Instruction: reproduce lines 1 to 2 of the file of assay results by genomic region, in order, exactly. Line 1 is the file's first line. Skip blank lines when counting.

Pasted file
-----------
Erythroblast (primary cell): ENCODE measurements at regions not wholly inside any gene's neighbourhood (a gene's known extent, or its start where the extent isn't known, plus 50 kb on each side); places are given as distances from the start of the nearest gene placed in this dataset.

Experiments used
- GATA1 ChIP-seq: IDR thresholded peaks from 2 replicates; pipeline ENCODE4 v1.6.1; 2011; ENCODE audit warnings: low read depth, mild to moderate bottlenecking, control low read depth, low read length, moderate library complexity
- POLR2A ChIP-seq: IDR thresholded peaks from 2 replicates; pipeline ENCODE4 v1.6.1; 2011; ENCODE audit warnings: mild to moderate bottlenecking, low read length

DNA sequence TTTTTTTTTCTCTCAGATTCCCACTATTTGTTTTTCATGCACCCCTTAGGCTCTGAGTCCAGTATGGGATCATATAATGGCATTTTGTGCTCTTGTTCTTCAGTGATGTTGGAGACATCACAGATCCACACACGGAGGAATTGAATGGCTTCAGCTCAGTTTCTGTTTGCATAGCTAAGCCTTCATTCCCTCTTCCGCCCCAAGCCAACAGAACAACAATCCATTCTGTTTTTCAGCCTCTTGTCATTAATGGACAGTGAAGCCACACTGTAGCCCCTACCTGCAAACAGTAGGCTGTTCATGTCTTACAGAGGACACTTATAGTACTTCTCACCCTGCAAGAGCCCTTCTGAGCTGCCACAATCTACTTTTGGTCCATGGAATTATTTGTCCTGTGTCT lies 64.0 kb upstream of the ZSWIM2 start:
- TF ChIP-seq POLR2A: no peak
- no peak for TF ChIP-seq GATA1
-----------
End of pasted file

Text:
Erythroblast (primary cell): ENCODE measurements at regions not wholly inside any gene's neighbourhood (a gene's known extent, or its start where the extent isn't known, plus 50 kb on each side); places are given as distances from the start of the nearest gene placed in this dataset.

Experiments used